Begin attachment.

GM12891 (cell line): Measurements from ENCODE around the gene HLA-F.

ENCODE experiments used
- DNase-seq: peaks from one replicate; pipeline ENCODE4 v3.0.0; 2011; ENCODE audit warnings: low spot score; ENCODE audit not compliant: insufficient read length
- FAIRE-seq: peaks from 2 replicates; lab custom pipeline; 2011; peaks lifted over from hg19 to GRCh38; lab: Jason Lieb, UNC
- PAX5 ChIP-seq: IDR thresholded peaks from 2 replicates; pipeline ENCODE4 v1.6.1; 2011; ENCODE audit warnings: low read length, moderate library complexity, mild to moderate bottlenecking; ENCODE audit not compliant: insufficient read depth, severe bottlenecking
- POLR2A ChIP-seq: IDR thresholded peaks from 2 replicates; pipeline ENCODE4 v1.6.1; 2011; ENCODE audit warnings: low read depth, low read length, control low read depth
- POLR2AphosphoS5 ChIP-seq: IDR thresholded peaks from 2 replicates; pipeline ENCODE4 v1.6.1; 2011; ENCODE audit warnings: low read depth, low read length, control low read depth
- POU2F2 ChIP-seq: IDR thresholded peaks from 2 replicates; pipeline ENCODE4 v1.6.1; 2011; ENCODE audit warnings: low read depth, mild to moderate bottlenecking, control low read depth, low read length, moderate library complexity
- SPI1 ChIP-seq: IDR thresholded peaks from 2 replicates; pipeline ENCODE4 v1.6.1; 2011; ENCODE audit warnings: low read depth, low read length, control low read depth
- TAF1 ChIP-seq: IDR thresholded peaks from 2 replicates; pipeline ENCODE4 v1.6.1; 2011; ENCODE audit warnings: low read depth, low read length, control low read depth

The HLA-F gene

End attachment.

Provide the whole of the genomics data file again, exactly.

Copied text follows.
GM12891 (cell line): Measurements from ENCODE around the gene HLA-F.

ENCODE experiments used
- DNase-seq: peaks from one replicate; pipeline ENCODE4 v3.0.0; 2011; ENCODE audit warnings: low spot score; ENCODE audit not compliant: insufficient read length
- FAIRE-seq: peaks from 2 replicates; lab custom pipeline; 2011; peaks lifted over from hg19 to GRCh38; lab: Jason Lieb, UNC
- PAX5 ChIP-seq: IDR thresholded peaks from 2 replicates; pipeline ENCODE4 v1.6.1; 2011; ENCODE audit warnings: low read length, moderate library complexity, mild to moderate bottlenecking; ENCODE audit not compliant: insufficient read depth, severe bottlenecking
- POLR2A ChIP-seq: IDR thresholded peaks from 2 replicates; pipeline ENCODE4 v1.6.1; 2011; ENCODE audit warnings: low read depth, low read length, control low read depth
- POLR2AphosphoS5 ChIP-seq: IDR thresholded peaks from 2 replicates; pipeline ENCODE4 v1.6.1; 2011; ENCODE audit warnings: low read depth, low read length, control low read depth
- POU2F2 ChIP-seq: IDR thresholded peaks from 2 replicates; pipeline ENCODE4 v1.6.1; 2011; ENCODE audit warnings: low read depth, mild to moderate bottlenecking, control low read depth, low read length, moderate library complexity
- SPI1 ChIP-seq: IDR thresholded peaks from 2 replicates; pipeline ENCODE4 v1.6.1; 2011; ENCODE audit warnings: low read depth, low read length, control low read depth
- TAF1 ChIP-seq: IDR thresholded peaks from 2 replicates; pipeline ENCODE4 v1.6.1; 2011; ENCODE audit warnings: low read depth, low read length, control low read depth

The HLA-F gene